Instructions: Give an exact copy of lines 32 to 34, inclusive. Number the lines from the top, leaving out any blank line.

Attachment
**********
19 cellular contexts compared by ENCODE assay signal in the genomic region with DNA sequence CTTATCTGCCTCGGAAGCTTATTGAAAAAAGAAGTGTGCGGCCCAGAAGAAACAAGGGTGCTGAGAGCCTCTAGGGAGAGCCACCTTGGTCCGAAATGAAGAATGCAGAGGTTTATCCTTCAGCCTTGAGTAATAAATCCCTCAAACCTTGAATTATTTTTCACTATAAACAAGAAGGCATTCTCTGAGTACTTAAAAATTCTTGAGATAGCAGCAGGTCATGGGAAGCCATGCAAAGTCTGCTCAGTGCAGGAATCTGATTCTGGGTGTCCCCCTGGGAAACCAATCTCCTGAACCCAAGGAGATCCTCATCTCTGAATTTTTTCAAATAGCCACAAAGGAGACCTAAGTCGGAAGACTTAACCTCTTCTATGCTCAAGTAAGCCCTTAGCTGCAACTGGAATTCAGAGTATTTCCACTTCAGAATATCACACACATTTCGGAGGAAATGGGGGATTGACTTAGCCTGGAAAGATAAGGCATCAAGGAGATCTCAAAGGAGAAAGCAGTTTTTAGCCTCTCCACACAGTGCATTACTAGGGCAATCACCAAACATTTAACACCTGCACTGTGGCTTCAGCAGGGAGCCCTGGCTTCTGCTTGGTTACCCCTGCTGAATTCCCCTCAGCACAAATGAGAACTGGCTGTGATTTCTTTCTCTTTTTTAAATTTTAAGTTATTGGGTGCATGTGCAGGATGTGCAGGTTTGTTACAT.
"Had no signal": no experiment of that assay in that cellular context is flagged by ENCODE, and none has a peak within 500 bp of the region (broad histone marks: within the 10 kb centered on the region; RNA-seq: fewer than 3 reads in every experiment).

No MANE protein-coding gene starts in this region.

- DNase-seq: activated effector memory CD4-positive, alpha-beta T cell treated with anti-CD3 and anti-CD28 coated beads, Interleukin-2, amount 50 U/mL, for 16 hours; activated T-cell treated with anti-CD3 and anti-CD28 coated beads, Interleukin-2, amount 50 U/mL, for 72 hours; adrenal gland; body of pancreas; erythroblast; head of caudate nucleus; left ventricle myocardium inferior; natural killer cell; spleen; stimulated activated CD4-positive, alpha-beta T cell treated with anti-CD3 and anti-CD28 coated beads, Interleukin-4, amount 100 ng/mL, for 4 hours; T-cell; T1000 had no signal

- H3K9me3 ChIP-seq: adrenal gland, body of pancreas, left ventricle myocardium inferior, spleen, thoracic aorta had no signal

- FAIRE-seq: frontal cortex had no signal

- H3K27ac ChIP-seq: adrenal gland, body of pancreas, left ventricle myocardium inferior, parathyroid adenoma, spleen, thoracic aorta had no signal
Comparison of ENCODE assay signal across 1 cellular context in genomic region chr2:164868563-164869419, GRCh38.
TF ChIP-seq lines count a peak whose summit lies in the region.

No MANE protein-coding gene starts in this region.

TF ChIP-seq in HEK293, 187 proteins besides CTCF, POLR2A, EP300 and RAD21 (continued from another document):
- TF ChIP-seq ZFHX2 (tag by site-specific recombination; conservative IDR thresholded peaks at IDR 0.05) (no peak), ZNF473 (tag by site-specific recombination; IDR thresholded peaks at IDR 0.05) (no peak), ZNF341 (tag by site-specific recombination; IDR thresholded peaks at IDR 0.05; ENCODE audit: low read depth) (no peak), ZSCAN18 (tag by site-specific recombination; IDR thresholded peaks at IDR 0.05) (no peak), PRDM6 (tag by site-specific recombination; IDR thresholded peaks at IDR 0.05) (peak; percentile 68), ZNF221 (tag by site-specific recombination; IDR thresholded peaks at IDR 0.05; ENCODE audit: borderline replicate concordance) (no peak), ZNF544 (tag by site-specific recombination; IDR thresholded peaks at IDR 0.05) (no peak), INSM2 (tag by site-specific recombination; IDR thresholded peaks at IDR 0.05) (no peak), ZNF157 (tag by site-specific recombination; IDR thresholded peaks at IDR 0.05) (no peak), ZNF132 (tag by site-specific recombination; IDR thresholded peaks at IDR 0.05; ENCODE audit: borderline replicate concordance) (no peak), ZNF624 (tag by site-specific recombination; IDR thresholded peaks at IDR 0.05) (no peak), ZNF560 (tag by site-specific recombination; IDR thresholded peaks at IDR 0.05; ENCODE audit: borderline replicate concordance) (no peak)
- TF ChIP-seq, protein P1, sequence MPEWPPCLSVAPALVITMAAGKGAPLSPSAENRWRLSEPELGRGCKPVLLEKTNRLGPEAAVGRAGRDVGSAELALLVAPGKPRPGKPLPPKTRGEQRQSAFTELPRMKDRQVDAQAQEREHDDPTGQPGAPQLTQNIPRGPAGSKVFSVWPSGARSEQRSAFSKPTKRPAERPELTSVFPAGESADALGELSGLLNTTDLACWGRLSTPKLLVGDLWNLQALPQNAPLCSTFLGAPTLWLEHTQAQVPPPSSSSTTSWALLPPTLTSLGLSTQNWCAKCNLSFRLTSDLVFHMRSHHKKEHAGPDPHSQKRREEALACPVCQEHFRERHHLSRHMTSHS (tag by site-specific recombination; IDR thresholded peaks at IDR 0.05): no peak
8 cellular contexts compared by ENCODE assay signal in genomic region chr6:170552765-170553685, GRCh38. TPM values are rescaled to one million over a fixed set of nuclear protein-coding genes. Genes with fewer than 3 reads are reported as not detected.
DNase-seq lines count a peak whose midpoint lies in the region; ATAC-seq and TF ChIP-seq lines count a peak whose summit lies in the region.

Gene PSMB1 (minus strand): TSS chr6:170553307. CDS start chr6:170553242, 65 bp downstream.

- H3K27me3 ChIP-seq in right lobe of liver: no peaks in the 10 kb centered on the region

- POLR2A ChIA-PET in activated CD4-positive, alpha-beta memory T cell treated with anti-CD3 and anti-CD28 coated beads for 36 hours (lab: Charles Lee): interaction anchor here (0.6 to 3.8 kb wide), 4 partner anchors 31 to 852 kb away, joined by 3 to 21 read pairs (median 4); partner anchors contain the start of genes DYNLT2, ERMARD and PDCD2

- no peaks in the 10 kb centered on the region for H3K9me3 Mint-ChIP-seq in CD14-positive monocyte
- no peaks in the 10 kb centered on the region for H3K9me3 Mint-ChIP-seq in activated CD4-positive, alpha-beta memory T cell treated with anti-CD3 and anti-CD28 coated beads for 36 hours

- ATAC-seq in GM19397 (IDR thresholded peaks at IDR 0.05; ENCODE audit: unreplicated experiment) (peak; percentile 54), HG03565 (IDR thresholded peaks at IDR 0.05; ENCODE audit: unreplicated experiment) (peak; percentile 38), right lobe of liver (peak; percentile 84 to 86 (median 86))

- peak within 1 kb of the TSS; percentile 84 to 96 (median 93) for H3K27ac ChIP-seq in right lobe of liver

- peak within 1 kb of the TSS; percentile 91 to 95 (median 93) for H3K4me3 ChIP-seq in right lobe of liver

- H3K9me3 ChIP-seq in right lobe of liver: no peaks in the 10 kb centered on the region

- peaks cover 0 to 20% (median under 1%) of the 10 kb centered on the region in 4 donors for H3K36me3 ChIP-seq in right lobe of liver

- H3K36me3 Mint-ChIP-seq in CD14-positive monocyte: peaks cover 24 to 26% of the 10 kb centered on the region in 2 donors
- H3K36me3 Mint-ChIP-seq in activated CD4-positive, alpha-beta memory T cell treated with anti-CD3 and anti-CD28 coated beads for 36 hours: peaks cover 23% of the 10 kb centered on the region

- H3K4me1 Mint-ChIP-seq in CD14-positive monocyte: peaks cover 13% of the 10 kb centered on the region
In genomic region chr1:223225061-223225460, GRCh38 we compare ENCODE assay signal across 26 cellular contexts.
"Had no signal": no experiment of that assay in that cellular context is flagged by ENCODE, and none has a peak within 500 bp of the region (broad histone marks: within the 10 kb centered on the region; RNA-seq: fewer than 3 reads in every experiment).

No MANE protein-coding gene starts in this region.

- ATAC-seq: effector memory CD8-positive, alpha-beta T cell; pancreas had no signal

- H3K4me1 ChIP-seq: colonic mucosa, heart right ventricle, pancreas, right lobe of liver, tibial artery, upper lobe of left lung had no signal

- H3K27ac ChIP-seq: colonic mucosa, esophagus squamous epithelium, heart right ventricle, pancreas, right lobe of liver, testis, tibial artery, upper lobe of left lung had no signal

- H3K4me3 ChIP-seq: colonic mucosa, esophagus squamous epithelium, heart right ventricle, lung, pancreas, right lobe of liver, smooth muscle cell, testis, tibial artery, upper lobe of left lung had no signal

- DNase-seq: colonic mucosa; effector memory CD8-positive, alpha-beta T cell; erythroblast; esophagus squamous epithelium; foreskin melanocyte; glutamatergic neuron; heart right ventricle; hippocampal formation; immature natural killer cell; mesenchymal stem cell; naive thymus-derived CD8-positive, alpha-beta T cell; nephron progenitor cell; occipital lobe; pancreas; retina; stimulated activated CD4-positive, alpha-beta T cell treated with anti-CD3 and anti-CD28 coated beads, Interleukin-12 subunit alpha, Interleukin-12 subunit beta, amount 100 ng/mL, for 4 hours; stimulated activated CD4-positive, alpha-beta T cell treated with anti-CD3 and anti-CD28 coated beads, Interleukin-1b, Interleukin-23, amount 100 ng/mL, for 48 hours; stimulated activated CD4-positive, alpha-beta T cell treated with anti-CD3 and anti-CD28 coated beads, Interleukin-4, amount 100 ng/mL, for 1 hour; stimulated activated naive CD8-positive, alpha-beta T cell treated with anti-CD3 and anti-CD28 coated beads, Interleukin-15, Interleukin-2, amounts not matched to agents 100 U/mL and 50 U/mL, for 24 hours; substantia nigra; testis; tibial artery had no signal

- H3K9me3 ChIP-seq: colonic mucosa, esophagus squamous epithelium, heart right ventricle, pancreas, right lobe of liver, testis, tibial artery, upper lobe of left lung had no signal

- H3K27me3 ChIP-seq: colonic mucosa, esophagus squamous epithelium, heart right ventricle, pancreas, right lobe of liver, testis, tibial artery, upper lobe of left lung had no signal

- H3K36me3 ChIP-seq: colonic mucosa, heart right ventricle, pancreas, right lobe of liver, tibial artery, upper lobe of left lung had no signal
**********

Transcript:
- ATAC-seq: effector memory CD8-positive, alpha-beta T cell; pancreas had no signal

- H3K4me1 ChIP-seq: colonic mucosa, heart right ventricle, pancreas, right lobe of liver, tibial artery, upper lobe of left lung had no signal

- H3K27ac ChIP-seq: colonic mucosa, esophagus squamous epithelium, heart right ventricle, pancreas, right lobe of liver, testis, tibial artery, upper lobe of left lung had no signal